2. If the first few passes of the roller are uneven, the effect will be magnified by subsequent inkings. This is particularly true for lap marks, which are exceedingly difficult to even out once they have become established. Should this occur, the work should be washed out and rolled up again.

  3. After an even layer of ink has been established, the stone should be inked at right angles to the first inking, even if it necessitates lapping the rolling. Several passes should be given diagonally from corner to corner as well. The rolling patterns should be calculated so that the last few passes of the roller are in the same direction as the first passes. The purpose of changing rolling patterns is to permit ink from the roller to engage the ink dots of the image from all directions. Otherwise, the ink will build up along one side of each dot and will gradually distort the tonal values of the image.

  4. If the image is larger in both directions than the roller width, a lapping pattern of inking is employed. It should begin from the direction that permits minimum lapping. The inking starts with one pass of the roller on the right side, two passes on the Ieft, and returns with a single pass on the right. The ink supply on the roller is, by now, greatly diminished, so that only a little is deposited during the final pass on tle right side. This is just sufficient to equalize the total pattern. The next inking starts with a single pass on the Ieft side, two on the right side;and so on alternating the starting point. With each fresh change of ink. As this sandwiching of overlapped passes is taking place, the stone is occasionally rolled diagonally and also at right angles to the first patterns.

  5. Sometimes an image will roll up very slowly, refusing to build uo to the maximum darks. This usually indicates either that the drawing was less greasy than supposed or that some of its grease content was weakened by the etch. When asphaltum solution is ineffective, a slightly softer ink may prove successful, or the stone may be allowed to dry for a few minutes before resuming damping and rolling. Images left "open" (dry and without gum protection) for varying lengths of time will tend to darken when inking is resurned. Darkening can he controlled to a limited extent by keeping some areas of the image moist while permitting other sections to dry for varying periods.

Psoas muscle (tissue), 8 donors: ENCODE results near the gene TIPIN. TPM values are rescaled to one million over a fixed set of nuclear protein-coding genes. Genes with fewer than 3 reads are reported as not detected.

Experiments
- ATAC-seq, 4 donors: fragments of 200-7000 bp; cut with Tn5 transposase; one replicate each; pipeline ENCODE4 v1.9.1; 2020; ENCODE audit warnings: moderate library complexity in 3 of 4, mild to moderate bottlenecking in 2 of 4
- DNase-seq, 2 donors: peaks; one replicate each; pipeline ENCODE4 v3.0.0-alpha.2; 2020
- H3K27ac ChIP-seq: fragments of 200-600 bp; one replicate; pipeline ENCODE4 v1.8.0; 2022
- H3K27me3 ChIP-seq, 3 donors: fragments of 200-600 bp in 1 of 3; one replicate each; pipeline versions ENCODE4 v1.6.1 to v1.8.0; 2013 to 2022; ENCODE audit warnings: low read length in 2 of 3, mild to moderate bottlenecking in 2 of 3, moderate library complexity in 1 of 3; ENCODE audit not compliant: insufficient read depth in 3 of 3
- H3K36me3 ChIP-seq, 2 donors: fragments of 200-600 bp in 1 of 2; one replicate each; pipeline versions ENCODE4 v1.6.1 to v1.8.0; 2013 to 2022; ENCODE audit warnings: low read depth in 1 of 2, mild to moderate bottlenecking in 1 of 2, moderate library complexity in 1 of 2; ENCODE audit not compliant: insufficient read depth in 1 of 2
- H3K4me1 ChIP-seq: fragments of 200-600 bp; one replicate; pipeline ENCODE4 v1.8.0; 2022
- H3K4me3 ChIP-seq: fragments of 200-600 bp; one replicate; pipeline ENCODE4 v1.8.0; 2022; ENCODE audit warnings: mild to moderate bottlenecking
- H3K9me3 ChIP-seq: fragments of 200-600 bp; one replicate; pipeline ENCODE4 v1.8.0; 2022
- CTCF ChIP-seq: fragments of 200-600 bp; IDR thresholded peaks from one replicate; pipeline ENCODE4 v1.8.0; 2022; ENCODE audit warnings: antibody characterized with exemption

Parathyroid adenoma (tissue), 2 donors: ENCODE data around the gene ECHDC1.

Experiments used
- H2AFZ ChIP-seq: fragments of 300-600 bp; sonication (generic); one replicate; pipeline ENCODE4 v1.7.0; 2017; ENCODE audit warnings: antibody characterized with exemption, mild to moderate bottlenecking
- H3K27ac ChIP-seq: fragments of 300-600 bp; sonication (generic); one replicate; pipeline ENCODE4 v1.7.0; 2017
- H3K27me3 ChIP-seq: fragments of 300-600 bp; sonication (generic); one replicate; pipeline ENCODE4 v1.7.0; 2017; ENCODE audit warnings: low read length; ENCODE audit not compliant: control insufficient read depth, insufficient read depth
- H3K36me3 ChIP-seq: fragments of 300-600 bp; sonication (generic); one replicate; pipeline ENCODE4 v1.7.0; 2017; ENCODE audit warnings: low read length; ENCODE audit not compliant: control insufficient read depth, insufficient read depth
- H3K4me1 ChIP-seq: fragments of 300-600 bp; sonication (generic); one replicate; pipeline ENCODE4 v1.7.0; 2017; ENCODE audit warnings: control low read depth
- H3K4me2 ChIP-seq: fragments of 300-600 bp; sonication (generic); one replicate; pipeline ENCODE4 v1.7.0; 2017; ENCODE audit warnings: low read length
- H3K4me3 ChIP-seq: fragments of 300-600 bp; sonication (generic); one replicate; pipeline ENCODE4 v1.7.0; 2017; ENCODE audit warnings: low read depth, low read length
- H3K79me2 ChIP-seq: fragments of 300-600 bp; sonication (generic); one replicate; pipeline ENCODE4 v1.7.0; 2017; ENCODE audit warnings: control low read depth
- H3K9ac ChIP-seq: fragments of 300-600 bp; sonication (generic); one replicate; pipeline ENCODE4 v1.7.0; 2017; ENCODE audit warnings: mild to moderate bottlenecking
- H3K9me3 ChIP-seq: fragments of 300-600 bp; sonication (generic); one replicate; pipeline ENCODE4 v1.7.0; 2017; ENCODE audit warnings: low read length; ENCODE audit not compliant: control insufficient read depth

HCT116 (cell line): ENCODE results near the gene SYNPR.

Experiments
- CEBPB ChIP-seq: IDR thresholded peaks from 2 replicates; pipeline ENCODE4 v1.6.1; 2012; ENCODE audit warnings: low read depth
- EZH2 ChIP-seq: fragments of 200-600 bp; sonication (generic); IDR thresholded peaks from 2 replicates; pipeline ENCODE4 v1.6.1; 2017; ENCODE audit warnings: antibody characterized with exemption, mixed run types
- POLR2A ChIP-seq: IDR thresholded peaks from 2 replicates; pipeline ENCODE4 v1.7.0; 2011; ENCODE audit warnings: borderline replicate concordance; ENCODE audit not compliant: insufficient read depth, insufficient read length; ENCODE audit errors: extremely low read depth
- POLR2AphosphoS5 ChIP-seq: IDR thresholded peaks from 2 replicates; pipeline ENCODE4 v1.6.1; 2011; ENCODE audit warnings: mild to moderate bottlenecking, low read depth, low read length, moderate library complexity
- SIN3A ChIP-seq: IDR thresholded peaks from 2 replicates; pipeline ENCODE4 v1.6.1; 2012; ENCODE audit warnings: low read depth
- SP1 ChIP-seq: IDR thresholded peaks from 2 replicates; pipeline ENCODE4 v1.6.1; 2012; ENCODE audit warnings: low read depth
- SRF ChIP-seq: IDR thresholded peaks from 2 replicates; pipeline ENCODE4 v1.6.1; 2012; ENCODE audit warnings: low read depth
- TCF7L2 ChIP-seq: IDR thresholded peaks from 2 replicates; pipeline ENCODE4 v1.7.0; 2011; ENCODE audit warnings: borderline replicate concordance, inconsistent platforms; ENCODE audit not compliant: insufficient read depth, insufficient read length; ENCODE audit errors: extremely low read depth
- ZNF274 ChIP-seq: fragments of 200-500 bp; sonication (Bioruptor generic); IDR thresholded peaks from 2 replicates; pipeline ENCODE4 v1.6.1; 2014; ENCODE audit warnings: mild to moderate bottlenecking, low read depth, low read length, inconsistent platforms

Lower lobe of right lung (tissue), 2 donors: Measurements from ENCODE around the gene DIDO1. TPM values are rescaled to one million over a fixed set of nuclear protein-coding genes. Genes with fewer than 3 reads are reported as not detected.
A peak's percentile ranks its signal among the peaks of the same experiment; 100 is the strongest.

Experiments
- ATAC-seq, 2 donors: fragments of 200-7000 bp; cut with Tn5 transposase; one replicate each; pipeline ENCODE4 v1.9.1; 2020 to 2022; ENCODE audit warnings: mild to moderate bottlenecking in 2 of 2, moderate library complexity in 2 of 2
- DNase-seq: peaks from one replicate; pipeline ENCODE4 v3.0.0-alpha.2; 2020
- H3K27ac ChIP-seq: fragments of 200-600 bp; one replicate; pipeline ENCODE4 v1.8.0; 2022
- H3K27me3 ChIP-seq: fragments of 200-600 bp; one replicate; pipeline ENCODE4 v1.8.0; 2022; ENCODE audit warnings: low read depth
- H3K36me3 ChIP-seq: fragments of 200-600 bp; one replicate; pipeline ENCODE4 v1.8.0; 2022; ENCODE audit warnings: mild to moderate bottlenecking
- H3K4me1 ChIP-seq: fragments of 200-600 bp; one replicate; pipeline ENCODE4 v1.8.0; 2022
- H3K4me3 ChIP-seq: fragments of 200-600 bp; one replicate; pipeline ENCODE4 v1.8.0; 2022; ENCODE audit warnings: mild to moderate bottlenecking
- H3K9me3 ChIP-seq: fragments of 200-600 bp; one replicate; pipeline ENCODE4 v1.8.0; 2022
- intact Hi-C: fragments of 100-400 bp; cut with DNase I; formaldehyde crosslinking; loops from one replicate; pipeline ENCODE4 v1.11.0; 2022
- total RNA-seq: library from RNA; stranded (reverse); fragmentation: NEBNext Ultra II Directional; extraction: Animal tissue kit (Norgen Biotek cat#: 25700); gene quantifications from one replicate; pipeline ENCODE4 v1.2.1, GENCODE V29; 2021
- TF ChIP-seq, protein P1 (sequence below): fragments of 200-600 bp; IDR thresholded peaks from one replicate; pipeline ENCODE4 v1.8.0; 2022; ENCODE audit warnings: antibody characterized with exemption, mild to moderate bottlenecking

6. Stones that have received relatively weak etches can he overloaded with soft ink in order to modify the character of their images. For example, a drawing that appears too hard and dry can be darkened and given broader and softer overtones by overinking. During the roll-up, certain areas may be permitted to dry while others remain wet. The dry areas will catch ink and produce soft roller tones, which can be localized by the edges of the moisture film. Linear work can be given beautiful soft edges in this manner. The success of these manipulations depends on one's skill with the roller and on the weakness of tle first etch (it rnust have been weak enough to permit the ink to overcome it and form its impression in the stone). In anticipation, tle artist may wish to underetch the work during the first etch, bearing in mind that he will probably have to compensate with a stronger second etch in order to stabilize the inked image fully.